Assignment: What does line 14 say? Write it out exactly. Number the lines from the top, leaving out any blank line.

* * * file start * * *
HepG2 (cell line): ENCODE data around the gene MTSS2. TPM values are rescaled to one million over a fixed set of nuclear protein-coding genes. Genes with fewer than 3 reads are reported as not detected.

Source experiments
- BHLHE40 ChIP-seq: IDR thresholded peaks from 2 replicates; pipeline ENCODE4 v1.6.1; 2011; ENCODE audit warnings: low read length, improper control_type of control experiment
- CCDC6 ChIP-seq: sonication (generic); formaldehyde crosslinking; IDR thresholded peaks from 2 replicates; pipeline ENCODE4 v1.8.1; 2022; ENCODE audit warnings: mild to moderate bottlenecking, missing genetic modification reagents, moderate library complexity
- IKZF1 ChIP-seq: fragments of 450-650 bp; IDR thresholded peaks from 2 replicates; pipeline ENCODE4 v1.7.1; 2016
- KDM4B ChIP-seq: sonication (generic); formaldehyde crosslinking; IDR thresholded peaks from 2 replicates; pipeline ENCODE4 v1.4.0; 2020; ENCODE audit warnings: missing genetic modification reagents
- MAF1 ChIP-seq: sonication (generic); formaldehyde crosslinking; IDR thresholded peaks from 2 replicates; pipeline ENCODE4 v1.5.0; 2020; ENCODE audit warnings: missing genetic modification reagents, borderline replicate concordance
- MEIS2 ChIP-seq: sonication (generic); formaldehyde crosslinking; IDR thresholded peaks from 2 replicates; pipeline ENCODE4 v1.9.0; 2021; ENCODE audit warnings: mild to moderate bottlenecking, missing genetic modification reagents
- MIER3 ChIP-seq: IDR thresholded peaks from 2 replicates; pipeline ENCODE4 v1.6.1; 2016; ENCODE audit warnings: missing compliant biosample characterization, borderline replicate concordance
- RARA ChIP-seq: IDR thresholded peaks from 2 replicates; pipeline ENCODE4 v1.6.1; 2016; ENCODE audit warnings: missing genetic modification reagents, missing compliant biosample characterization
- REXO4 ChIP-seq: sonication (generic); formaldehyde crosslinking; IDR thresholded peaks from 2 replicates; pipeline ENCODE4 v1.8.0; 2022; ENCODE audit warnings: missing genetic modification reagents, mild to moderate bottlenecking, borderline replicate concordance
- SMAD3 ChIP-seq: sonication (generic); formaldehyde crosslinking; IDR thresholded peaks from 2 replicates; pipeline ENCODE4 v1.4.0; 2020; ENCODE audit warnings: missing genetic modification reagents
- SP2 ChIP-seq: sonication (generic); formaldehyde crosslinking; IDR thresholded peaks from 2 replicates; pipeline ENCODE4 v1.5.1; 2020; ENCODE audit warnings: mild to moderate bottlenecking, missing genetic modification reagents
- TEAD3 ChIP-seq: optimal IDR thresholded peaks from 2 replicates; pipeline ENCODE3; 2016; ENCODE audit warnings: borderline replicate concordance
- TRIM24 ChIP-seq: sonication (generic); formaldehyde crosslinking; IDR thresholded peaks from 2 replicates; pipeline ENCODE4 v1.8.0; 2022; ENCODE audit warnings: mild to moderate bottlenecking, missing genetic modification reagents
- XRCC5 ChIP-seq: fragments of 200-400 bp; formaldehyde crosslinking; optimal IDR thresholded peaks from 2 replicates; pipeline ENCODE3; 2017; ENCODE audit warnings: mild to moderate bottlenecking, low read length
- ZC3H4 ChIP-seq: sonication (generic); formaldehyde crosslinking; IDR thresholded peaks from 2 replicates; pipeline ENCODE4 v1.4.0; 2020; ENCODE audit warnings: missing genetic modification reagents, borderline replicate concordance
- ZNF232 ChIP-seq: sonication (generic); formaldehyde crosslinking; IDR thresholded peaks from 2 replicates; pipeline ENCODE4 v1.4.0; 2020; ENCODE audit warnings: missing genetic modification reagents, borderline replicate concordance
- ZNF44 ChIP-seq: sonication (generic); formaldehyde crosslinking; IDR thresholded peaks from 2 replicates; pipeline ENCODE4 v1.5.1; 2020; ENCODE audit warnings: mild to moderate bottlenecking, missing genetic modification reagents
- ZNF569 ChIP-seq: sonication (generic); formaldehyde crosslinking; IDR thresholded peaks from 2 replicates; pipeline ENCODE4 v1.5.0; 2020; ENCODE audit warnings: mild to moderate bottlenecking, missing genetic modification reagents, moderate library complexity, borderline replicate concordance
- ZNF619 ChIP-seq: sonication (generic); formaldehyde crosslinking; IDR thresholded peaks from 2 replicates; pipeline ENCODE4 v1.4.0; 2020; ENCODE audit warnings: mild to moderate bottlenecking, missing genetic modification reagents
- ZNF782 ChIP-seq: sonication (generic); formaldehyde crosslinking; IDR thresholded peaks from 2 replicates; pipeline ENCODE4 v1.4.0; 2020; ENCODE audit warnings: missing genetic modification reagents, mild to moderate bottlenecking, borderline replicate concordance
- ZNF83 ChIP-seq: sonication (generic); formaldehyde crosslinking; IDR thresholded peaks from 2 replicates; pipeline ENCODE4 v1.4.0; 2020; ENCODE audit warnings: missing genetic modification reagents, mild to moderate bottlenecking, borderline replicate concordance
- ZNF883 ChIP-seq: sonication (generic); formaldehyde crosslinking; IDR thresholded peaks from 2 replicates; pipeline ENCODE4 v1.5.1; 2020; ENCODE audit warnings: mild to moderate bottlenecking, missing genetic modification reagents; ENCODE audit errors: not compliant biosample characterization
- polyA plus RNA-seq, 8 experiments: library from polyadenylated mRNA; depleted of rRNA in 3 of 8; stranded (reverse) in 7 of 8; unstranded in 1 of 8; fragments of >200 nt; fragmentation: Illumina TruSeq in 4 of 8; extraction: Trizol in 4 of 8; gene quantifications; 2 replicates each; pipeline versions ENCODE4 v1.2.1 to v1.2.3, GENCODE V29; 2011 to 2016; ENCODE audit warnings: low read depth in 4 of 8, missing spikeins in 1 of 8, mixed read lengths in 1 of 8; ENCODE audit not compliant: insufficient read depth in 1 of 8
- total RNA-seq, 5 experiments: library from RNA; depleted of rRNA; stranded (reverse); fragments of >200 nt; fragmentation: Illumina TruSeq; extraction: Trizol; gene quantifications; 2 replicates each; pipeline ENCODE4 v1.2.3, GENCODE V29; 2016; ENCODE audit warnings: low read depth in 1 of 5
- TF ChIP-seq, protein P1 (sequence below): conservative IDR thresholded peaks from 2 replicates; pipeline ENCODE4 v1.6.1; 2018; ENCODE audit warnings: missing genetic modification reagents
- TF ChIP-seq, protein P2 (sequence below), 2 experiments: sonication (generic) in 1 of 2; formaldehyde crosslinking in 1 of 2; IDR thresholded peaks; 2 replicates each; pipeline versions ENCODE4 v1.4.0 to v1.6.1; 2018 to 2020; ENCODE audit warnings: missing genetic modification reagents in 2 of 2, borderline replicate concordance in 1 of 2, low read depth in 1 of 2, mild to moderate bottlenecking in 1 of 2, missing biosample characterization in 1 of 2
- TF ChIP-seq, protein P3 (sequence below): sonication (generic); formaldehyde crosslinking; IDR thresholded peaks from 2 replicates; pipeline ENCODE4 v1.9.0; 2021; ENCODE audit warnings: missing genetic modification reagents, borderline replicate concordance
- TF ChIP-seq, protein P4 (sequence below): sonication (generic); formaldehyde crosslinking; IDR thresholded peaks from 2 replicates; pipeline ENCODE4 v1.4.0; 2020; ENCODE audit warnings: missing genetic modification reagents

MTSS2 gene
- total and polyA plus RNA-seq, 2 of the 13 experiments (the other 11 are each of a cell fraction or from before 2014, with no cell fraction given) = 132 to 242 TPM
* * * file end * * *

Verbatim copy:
- TEAD3 ChIP-seq: optimal IDR thresholded peaks from 2 replicates; pipeline ENCODE3; 2016; ENCODE audit warnings: borderline replicate concordance